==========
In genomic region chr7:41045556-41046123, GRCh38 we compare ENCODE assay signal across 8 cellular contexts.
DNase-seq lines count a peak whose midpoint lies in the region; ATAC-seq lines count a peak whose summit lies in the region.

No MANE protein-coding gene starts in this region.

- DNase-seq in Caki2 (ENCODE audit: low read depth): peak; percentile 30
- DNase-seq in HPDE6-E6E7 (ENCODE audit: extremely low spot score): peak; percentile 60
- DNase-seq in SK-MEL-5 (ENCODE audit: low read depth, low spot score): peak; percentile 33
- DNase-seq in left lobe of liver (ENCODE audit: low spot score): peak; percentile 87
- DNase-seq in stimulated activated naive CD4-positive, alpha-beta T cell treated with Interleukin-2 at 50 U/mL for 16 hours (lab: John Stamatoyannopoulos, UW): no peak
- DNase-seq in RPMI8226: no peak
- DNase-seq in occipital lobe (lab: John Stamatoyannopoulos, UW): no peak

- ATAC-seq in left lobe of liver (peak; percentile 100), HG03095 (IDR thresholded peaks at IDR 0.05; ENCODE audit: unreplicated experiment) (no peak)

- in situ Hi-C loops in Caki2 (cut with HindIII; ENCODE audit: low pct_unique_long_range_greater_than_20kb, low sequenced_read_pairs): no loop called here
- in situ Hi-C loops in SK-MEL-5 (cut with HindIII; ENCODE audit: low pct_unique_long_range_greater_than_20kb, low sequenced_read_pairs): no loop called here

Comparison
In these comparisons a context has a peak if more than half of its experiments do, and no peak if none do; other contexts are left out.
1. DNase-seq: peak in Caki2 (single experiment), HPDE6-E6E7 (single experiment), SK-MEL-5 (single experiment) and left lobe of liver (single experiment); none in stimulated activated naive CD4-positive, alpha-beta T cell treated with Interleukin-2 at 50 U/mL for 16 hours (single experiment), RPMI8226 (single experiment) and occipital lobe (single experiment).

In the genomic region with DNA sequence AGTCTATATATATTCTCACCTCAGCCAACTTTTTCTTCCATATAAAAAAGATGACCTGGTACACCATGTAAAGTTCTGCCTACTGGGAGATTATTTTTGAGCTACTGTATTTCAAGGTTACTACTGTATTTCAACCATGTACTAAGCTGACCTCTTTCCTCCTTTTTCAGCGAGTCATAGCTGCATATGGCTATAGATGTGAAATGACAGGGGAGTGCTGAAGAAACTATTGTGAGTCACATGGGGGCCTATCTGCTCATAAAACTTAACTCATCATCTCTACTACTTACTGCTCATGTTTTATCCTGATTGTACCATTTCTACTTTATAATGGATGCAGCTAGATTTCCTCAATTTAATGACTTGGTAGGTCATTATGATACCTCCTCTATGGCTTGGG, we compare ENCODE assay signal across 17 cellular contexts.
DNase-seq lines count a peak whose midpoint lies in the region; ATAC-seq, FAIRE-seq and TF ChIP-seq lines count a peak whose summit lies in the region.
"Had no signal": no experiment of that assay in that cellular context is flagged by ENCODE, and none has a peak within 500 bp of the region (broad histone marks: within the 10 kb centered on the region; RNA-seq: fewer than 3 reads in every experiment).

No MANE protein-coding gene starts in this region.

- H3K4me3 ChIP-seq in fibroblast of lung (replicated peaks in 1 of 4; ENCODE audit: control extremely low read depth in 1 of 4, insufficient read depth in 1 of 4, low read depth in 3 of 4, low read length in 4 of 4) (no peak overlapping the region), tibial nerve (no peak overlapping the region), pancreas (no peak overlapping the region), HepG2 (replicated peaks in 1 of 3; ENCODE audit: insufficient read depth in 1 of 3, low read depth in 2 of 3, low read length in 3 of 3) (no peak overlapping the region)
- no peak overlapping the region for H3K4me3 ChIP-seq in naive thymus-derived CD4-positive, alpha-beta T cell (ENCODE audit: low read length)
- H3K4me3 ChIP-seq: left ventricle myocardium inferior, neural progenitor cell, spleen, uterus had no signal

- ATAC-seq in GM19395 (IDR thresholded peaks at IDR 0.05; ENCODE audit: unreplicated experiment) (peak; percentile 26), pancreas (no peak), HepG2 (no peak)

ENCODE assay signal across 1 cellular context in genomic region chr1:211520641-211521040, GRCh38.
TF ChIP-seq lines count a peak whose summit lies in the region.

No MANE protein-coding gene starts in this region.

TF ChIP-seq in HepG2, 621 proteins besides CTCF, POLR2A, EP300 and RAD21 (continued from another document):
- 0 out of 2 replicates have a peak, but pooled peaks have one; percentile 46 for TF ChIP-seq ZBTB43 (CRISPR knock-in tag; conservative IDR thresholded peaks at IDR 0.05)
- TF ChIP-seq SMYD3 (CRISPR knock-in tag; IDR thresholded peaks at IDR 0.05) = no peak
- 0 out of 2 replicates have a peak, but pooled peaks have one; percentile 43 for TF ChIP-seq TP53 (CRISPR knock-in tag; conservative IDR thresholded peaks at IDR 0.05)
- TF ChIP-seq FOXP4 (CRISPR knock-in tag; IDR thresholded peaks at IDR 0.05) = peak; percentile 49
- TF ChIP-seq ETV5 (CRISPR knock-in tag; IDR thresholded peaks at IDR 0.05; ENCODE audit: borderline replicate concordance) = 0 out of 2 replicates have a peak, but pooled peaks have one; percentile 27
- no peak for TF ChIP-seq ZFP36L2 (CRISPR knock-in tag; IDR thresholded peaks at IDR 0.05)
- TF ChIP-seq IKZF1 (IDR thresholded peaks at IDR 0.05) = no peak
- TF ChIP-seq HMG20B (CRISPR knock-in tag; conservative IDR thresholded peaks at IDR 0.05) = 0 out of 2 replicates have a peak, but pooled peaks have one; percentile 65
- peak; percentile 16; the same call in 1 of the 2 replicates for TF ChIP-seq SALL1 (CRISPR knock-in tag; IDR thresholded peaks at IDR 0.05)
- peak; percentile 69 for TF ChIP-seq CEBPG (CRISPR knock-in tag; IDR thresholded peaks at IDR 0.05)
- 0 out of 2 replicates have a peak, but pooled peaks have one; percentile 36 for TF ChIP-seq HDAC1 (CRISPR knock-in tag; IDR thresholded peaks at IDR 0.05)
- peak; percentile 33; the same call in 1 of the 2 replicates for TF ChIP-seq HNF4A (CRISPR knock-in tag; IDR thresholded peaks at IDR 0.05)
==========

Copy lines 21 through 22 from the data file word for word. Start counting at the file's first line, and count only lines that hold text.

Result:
- H3K4me3 ChIP-seq in fibroblast of lung (replicated peaks in 1 of 4; ENCODE audit: control extremely low read depth in 1 of 4, insufficient read depth in 1 of 4, low read depth in 3 of 4, low read length in 4 of 4) (no peak overlapping the region), tibial nerve (no peak overlapping the region), pancreas (no peak overlapping the region), HepG2 (replicated peaks in 1 of 3; ENCODE audit: insufficient read depth in 1 of 3, low read depth in 2 of 3, low read length in 3 of 3) (no peak overlapping the region)
- no peak overlapping the region for H3K4me3 ChIP-seq in naive thymus-derived CD4-positive, alpha-beta T cell (ENCODE audit: low read length)